It is important to accentuate the procedural nature of the story, in order to give a warning to readers who expect all crime stories to have a super smart detective who solves cases by smoking a pipe ot twirling a moustache while the aut
Sep 09, 2012 rated it really liked it  ·  review of another edition
The Story of a Crime Book 4: The One With A Mass Murder, a Cop Killing and Beck Takes a Back Seat

Simenon aside I don't think there are any other crime writers who have managed to capture so much in so few pages, once more Sjowall & Wahloo have written fantastic piece of genre fiction whilst holding a mirror up to society, it's failings and its strengths. Yes it is from their own particular Marxist viewpoint but they are not dogmatic about it.

This case is set in the winter of 1968, Europe is prot
Thomas Strömquist
Sjöwall/Wahlöö's 4th book has never been made into a Swedish movie, but was filmed starring Wather Matthau in 1973 (The Laughing Policeman). If you happen to have caught that one, please know that, even if the story (more than the characters) survived the relocation to the States, it doesn't really hold a candle to the original. This story, starting off with the shocking mass murder of a number of people on a night bus in central Stockholm, is one of, if not the top of the series.

Note: Not all t
This book won the Edgar Award for best novel in 1971 and it is easy to see why. It is a mesmerizing tale right from the first sentence, maybe the best in this series that I have read so far.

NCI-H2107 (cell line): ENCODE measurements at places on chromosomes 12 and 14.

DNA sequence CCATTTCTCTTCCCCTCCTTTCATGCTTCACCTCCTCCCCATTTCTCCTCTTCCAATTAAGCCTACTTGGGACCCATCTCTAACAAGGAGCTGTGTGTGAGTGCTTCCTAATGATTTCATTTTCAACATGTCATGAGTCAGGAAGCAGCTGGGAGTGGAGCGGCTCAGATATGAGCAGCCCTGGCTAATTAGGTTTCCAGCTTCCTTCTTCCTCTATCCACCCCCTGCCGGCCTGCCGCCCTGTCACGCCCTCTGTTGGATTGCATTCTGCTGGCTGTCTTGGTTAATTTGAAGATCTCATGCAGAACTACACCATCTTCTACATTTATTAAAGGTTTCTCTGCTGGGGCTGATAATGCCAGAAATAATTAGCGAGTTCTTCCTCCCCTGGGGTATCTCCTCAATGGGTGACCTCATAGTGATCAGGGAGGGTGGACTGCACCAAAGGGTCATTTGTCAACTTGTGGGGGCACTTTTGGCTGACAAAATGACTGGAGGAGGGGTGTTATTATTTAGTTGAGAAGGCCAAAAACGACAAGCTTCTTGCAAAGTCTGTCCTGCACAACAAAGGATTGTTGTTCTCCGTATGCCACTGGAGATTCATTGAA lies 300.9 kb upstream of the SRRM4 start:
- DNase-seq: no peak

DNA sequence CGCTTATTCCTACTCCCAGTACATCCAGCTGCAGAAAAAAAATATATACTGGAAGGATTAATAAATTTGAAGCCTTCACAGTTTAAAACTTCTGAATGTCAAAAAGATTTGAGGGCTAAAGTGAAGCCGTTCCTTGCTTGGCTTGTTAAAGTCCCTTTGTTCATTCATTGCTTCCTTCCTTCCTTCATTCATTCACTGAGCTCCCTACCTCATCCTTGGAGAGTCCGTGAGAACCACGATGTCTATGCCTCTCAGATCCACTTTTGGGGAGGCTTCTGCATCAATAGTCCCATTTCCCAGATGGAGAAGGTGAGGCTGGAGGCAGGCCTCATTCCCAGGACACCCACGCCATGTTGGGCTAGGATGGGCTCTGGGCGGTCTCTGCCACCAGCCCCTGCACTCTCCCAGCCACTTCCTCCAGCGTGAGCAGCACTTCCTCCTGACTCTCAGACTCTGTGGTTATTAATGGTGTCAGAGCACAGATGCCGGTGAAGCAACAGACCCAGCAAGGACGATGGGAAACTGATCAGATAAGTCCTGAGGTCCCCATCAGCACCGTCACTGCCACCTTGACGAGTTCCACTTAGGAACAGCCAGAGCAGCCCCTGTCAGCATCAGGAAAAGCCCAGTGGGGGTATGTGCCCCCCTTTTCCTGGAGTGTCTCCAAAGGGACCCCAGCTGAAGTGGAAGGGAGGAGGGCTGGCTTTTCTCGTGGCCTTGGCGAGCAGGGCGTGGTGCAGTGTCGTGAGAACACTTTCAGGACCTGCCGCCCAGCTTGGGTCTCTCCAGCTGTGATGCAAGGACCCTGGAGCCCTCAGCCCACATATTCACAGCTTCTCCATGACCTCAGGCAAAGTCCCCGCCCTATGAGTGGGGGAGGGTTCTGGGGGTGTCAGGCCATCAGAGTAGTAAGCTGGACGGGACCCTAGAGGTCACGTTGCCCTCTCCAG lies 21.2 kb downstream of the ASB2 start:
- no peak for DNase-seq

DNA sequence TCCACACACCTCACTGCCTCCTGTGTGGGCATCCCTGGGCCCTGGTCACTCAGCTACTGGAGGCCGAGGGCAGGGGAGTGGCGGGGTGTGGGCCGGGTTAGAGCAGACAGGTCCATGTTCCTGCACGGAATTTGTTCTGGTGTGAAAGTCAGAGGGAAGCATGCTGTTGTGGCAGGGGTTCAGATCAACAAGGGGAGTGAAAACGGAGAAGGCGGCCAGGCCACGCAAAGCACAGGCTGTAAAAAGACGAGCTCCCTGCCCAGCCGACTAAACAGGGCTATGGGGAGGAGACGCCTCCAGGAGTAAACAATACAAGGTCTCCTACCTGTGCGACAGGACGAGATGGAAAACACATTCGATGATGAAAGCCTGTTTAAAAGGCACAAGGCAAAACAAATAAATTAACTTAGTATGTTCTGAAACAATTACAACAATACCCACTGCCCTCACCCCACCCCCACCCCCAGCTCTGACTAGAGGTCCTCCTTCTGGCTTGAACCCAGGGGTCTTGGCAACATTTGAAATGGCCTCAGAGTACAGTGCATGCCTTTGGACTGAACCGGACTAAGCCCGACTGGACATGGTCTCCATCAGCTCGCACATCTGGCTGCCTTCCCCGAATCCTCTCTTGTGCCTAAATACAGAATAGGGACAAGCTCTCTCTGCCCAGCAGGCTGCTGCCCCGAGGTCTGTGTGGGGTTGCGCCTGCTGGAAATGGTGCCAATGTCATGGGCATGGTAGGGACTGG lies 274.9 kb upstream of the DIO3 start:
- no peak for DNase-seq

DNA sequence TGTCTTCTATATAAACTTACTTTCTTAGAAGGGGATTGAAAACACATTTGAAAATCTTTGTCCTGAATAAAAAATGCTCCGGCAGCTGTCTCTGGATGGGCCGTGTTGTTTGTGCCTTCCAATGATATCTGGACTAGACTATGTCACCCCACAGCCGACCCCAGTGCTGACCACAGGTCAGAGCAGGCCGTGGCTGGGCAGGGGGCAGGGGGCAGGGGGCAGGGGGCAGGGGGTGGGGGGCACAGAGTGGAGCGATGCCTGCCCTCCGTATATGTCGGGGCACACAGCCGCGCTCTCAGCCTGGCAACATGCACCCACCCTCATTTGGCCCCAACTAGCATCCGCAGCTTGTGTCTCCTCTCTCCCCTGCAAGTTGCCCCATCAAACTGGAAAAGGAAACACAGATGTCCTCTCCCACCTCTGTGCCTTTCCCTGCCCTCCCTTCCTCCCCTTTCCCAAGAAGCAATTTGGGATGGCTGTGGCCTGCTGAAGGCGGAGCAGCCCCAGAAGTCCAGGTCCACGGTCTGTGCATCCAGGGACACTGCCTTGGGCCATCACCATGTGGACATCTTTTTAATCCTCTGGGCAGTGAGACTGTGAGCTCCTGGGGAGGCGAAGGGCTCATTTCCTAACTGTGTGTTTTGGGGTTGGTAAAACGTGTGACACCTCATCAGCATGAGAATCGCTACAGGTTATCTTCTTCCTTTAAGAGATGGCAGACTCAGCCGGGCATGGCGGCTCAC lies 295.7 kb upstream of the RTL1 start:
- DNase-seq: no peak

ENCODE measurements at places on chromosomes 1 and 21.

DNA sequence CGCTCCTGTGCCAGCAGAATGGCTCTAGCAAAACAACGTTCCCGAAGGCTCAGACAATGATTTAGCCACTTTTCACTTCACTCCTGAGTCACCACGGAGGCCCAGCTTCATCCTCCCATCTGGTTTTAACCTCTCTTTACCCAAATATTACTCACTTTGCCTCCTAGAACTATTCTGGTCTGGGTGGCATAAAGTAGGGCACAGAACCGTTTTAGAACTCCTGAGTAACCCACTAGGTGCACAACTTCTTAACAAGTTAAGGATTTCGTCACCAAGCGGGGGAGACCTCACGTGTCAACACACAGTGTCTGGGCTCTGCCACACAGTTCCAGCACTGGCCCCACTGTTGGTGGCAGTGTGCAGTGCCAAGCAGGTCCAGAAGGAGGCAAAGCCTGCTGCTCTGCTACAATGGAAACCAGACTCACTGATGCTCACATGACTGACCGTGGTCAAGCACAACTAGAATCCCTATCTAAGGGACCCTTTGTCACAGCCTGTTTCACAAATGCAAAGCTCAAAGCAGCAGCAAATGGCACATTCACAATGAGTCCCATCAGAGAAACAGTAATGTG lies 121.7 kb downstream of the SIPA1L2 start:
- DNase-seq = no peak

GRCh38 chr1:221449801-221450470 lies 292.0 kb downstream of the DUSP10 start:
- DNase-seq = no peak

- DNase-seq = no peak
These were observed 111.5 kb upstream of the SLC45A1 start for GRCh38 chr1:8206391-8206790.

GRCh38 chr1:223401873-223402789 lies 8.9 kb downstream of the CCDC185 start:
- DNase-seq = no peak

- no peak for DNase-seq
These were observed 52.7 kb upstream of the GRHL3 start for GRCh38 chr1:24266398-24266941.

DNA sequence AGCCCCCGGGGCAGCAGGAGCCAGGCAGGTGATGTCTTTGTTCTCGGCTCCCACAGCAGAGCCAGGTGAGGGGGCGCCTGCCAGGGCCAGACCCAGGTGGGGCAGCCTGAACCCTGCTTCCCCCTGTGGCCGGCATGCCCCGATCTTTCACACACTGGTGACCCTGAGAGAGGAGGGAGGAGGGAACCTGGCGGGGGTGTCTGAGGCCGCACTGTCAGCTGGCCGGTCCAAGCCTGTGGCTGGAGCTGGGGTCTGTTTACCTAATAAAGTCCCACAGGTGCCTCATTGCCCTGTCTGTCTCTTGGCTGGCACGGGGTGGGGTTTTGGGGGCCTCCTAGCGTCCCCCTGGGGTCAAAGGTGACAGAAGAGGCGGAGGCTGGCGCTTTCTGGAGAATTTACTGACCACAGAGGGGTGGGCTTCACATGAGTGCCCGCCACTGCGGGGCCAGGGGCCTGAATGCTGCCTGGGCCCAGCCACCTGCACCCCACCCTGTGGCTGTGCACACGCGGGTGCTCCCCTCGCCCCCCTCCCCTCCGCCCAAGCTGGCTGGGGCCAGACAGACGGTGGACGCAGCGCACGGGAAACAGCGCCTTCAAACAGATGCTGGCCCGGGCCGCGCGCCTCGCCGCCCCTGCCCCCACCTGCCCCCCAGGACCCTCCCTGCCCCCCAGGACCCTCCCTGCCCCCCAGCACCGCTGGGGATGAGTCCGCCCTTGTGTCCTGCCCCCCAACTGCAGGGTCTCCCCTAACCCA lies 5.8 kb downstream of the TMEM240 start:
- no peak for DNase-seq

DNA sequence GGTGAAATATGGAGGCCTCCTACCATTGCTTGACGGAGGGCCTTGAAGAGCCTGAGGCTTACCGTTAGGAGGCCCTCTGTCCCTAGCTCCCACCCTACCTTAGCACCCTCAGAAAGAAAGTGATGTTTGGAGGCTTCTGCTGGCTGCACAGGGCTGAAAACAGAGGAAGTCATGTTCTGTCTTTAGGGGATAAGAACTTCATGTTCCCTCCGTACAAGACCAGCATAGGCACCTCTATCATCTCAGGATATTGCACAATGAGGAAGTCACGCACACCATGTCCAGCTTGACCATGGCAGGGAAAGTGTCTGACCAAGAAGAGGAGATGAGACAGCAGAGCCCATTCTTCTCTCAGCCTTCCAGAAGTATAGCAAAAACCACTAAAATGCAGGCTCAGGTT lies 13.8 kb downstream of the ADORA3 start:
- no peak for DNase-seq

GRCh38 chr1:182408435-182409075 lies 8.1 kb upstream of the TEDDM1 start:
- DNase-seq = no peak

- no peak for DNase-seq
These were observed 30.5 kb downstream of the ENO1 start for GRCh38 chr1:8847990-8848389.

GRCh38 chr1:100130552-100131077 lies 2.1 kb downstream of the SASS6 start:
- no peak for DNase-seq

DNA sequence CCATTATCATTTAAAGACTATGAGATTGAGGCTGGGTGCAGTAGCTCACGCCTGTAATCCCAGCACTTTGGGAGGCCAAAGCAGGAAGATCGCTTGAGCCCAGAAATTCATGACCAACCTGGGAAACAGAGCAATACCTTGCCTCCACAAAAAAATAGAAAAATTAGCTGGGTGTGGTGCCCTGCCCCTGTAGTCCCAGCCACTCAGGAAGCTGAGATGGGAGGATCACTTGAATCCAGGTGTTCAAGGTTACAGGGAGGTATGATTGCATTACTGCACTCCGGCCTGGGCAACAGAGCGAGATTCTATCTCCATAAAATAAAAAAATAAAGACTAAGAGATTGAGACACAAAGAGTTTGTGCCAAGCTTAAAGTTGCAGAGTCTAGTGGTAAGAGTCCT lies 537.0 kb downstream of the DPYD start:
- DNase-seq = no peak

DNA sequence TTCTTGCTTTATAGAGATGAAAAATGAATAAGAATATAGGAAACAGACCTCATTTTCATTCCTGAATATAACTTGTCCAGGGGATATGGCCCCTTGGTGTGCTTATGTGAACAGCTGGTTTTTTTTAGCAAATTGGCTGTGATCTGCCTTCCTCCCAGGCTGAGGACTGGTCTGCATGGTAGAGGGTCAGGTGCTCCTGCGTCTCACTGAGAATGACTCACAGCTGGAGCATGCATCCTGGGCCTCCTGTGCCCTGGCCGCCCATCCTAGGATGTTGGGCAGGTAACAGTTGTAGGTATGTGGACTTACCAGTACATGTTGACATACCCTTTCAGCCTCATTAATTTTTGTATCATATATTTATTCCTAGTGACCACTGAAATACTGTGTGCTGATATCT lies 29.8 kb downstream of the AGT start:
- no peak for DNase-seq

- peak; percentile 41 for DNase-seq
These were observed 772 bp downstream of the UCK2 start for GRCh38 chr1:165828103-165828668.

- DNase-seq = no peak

As with the three earlier books, this one is deceptively simple in construction. It is told in laconic "this happened, then this happened" fashion, and it is hard for an amateur such as myself to deconstruct just why it is so good. But if the object of a writer is to entertain and hold the interest of the re
This was only the second of the Edgar Best Novel winners so far that I knew for certain I had read before. But, I decided it would be worthwhile to reread it, and how right I was. Martin Beck, the protagonist of this series, is the spiritual ancestor of Henning Mankell's Kurt Wallander. He pretty much bears out any stereotype you may have about gloomy Swedes. But he's a heck of a policeman.
One thing I don't recall noticing when I first read this book back in the 1970s was how it is set in a defi
Jan 19, 2019 marked it as to-read  ·  review of another edition
Shelves: edgar_winners
This book was originally published in Sweden in 1968 as "Den Skrattande Polisen". It is the fourth of ten novels featuring Detective Martin Beck.

The novel was adapted to film in 1973, with Walter Matthau in the lead role. His character was renamed "Jake Martin," the action was relocated to San Francisco, California, and much of the novel's plot was altered.

The series consists of:

"Roseanna" (1965)
"The Man Who Went Up in Smoke" (1966)
"The Man on the Balcony" (1967)
"The Laughing Policeman" (1968) (
Convoluted murder mystery/police procedural. A mass murder takes place on a bus in Stockholm, one of the victims is a police officer. A mystery where the past has great impact on the present.

This police procedural focuses more of the officers involved in solving the murder than on the list of suspects.

A Nordic mystery which is always interesting. Not quite a smooth read due to the translation at times.
Mark Stevens
Aug 17, 2012 rated it it was amazing
There is no single hero. Martin Beck does the most brooding. He--mostly--puts the pieces together. Teamwork rules in The Laughing Policeman. The pieces come together through collaboration, not by lone wolves sniffing one trail.